Years of research has established the key role played by the colon and the good bacteria in promoting overall human health. The useful bacteria in the colon have many important functions including enhancing mineral absorption, strengthening the intestinal wall and regulating the production of hormones.
While probiotics are well known as the beneficial microorganisms that live in the gut and help in the digestion of food and in fighting harmful bacteria, there has been little focus on prebiotics and their health benefits. Both prebiotics and probiotics have their own key functions in maintaining the health of the human gut.
Probiotic (or prebiotic) rich foods including pulses, nuts, fruit and milk products, good for immunity and the gut. Image Copyright: Pixelbliss / Shutterstock What are Prebiotics?
Prebiotics are natural, plant fibers that are non-digestible by the body. They are present in the diet and function as a fertilizer for probiotics. Good microbes in the gut feed on these complex carbohydrates and grow in numbers, thus improving the ratio of good bacteria to harmful bacteria in the gut, which in turn promotes overall wellbeing of the body.
Where are Prebiotics and Probiotics Found?
Probiotics are found in fermented dairy foods like yogurt, aged cheese and kefir. Aged cheese contains live cultures of organisms such as lactobacilli and bifidobacteria. Non-dairy foods such as soy beverages, miso and kimchi also contain beneficial microbial cultures. Probiotics are also available in the form of pills and are used to treat intestinal infections.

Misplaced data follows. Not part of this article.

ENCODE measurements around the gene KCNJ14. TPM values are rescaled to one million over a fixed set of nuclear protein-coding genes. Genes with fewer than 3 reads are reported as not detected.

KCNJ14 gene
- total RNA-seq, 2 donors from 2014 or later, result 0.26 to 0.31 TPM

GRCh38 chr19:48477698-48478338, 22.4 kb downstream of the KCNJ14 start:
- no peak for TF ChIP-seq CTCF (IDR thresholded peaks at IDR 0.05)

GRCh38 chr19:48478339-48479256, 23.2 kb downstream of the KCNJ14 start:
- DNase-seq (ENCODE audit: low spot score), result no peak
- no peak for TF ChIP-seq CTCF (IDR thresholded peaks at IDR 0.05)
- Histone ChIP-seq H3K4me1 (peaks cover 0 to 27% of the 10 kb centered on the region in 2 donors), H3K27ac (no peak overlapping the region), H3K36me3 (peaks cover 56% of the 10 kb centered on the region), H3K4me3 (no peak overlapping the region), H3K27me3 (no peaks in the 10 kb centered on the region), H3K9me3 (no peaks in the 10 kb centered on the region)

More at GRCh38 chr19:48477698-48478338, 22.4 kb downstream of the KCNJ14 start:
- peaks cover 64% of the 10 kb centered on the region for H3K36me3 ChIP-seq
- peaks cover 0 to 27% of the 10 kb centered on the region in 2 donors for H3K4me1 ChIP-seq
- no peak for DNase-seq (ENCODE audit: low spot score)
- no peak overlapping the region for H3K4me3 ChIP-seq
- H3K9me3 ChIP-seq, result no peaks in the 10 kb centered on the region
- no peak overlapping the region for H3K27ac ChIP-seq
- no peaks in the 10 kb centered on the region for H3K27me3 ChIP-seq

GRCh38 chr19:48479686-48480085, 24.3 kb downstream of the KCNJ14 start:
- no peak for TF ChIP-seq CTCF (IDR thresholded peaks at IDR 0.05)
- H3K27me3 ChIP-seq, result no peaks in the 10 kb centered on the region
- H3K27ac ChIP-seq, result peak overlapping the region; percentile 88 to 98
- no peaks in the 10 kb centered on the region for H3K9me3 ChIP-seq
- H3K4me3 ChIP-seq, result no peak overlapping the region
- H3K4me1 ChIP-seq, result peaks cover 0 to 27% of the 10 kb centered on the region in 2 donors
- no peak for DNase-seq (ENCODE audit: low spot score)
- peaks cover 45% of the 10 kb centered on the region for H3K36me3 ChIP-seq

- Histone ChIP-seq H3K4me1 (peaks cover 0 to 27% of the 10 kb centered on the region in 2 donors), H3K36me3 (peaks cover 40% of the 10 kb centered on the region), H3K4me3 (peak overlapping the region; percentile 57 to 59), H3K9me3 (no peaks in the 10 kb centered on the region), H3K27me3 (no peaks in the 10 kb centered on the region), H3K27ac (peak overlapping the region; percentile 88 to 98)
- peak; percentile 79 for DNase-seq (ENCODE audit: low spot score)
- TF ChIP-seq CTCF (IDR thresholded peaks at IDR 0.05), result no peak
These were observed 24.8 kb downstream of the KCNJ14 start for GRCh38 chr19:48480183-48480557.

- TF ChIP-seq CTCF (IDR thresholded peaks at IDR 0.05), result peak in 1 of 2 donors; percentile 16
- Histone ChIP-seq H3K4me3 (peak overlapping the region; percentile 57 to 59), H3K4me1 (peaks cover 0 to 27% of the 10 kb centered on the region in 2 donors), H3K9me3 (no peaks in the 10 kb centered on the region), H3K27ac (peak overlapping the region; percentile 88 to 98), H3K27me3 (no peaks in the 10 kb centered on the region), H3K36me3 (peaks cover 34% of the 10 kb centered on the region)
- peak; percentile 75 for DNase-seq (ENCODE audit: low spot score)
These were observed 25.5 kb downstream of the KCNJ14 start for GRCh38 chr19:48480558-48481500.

Prebiotics are naturally found complex carbohydrates in our diet. Examples are inulin and galactooligosaccharides which belong to the category fructooligosaccharides. These carbohydrates are commonly found in foods such as onions, bananas, garlic, asparagus, whole-wheat foods, leeks and soybeans.
VIDEO Uses of Prebiotics and Probiotics
Probiotics are widely used in the treatment of diarrhea and to treat the gastrointestinal side effects of antibiotic treatment, as antibiotics tend to destroy the good microbes in the gut. Probiotics help prevent as well as treat infections of the urinary tract and vaginal yeast infections. They are known to play a role in preventing or treating colds and flu. They are also used in treating irritable bowel syndrome and to speed up the treatment of intestinal infections.
Prebiotics promote the growth of good bacteria in the gut, thus enhancing overall gastrointestinal health. They are also said to promote, improve and enhance calcium absorption. Studies have shown that prebiotics and a healthy gut can help improve mental health and regular consumption of prebiotics can fight stress, anxiety and depression. These research studies tested the saliva of people who consume prebiotics regularly and found decreased levels of cortisol, a hormone that is directly linked to mental disorders.
Although very beneficial to the body, probiotics have a few disadvantages. They are delicate organisms that are easily destroyed by heat and acidity in the stomach. People who do not or cannot consume dairy products may not ingest enough probiotics, though supplementation is an option. Also, different probiotic microorganisms work differently in different people, hence the effectiveness of various probiotics may not be the same for all.
On the contrary, prebiotics are not destroyed by acidity or heat and they are present in a wider range of foods including common vegetables and fruits, making it easy to exploit their benefits to the maximum. However, they are also available in supplement form as it can be difficult to ingest enough prebiotic–rich food in your diet. This is because most of these fruits and vegetables contain only minute amounts of prebiotics.
Combining probiotics and prebiotics gives rise to products known as synbiotics that have both good microbes as well as food for them. So a meal combining banana (prebiotic) and yoghurt (probiotic) is an ideal synbiotic in which the prebiotic and probiotic work together in a synergistic manner to improve overall health.
Reviewed by Yolanda Smith, BPharm References